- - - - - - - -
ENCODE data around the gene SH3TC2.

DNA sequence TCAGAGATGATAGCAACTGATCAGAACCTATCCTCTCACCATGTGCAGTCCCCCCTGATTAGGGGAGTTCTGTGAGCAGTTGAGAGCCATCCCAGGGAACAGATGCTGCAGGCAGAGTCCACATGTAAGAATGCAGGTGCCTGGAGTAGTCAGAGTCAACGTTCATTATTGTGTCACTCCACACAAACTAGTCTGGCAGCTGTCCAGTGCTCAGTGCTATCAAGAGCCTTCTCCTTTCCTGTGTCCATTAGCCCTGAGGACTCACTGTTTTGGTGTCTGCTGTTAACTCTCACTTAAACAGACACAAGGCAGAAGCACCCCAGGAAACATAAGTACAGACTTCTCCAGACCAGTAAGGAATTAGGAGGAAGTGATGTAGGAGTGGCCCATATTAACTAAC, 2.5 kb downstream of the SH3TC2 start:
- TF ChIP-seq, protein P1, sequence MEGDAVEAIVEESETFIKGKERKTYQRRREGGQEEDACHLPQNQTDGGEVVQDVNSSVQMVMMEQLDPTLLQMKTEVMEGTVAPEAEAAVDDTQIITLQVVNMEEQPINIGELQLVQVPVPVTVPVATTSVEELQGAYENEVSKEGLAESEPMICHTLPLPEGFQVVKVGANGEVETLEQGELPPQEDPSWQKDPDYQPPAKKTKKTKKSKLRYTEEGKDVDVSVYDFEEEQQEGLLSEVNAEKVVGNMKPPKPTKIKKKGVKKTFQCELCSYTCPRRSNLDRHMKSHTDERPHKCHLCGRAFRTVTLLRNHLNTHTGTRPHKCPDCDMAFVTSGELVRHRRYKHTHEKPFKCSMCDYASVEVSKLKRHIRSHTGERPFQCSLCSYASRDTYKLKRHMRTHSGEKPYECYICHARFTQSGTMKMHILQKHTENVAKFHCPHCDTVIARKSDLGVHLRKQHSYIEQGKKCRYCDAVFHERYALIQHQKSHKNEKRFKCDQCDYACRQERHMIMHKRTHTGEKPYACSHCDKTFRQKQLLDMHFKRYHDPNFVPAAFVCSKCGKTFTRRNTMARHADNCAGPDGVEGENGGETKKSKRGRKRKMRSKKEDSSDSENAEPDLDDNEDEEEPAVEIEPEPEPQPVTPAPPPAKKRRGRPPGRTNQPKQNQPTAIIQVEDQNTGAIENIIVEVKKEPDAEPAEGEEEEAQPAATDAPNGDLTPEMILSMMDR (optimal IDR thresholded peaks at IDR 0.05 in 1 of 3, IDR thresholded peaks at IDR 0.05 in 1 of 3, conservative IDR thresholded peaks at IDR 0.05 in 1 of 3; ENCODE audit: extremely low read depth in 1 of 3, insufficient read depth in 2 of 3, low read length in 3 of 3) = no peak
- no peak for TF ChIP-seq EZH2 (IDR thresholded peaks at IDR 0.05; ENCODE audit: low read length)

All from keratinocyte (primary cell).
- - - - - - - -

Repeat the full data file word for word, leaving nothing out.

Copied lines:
ENCODE data around the gene SH3TC2.

DNA sequence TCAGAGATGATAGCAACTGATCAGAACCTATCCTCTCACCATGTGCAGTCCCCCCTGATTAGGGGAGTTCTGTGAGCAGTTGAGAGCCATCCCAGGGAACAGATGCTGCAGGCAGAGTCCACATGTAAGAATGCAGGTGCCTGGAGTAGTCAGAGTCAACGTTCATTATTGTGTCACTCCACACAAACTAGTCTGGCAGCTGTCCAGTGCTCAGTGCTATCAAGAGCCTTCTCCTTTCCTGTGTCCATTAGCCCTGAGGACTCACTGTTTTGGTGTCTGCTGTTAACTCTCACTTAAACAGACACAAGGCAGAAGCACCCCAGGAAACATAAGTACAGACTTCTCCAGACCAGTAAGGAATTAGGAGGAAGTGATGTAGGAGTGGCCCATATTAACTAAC, 2.5 kb downstream of the SH3TC2 start:
- TF ChIP-seq, protein P1, sequence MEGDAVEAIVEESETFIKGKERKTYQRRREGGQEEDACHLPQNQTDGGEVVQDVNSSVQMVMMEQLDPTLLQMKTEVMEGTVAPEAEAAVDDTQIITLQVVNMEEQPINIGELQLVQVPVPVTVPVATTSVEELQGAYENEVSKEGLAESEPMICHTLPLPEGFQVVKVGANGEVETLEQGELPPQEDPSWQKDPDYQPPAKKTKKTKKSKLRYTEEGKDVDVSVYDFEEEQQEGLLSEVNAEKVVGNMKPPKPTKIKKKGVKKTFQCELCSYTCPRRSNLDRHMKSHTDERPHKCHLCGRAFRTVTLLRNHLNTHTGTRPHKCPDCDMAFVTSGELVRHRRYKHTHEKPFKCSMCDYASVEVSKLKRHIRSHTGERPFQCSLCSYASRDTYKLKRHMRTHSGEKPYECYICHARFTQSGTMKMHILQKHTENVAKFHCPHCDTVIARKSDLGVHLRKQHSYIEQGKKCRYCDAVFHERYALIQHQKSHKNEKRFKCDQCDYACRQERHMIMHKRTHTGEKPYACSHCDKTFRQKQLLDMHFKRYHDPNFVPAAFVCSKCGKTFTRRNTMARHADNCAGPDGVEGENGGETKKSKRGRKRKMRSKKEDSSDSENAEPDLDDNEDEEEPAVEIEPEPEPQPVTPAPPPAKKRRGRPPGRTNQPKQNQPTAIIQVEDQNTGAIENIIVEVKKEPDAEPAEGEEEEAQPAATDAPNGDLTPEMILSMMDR (optimal IDR thresholded peaks at IDR 0.05 in 1 of 3, IDR thresholded peaks at IDR 0.05 in 1 of 3, conservative IDR thresholded peaks at IDR 0.05 in 1 of 3; ENCODE audit: extremely low read depth in 1 of 3, insufficient read depth in 2 of 3, low read length in 3 of 3) = no peak
- no peak for TF ChIP-seq EZH2 (IDR thresholded peaks at IDR 0.05; ENCODE audit: low read length)

All from keratinocyte (primary cell).